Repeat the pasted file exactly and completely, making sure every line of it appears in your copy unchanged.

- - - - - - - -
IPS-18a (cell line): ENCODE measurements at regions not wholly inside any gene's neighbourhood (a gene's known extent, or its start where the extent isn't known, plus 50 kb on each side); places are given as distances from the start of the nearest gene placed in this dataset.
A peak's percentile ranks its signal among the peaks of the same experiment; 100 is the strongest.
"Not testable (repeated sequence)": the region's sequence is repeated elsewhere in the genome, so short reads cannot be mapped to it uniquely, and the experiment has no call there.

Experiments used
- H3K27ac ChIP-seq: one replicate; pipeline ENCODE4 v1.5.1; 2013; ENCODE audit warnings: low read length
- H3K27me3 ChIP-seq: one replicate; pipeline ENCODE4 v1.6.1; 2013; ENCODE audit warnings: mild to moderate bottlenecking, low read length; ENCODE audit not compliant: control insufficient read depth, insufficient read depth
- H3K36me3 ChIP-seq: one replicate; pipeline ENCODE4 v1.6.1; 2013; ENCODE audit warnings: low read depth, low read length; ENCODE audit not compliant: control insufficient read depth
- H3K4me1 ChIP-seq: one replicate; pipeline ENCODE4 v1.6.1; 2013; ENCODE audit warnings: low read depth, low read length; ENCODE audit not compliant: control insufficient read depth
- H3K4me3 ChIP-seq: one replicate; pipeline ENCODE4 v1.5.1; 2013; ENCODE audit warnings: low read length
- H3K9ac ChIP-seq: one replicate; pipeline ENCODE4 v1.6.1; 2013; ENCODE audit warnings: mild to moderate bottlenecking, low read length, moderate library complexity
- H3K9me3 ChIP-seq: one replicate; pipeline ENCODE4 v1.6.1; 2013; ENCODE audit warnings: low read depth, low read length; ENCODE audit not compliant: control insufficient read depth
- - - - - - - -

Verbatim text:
IPS-18a (cell line): ENCODE measurements at regions not wholly inside any gene's neighbourhood (a gene's known extent, or its start where the extent isn't known, plus 50 kb on each side); places are given as distances from the start of the nearest gene placed in this dataset.
A peak's percentile ranks its signal among the peaks of the same experiment; 100 is the strongest.
"Not testable (repeated sequence)": the region's sequence is repeated elsewhere in the genome, so short reads cannot be mapped to it uniquely, and the experiment has no call there.

Experiments used
- H3K27ac ChIP-seq: one replicate; pipeline ENCODE4 v1.5.1; 2013; ENCODE audit warnings: low read length
- H3K27me3 ChIP-seq: one replicate; pipeline ENCODE4 v1.6.1; 2013; ENCODE audit warnings: mild to moderate bottlenecking, low read length; ENCODE audit not compliant: control insufficient read depth, insufficient read depth
- H3K36me3 ChIP-seq: one replicate; pipeline ENCODE4 v1.6.1; 2013; ENCODE audit warnings: low read depth, low read length; ENCODE audit not compliant: control insufficient read depth
- H3K4me1 ChIP-seq: one replicate; pipeline ENCODE4 v1.6.1; 2013; ENCODE audit warnings: low read depth, low read length; ENCODE audit not compliant: control insufficient read depth
- H3K4me3 ChIP-seq: one replicate; pipeline ENCODE4 v1.5.1; 2013; ENCODE audit warnings: low read length
- H3K9ac ChIP-seq: one replicate; pipeline ENCODE4 v1.6.1; 2013; ENCODE audit warnings: mild to moderate bottlenecking, low read length, moderate library complexity
- H3K9me3 ChIP-seq: one replicate; pipeline ENCODE4 v1.6.1; 2013; ENCODE audit warnings: low read depth, low read length; ENCODE audit not compliant: control insufficient read depth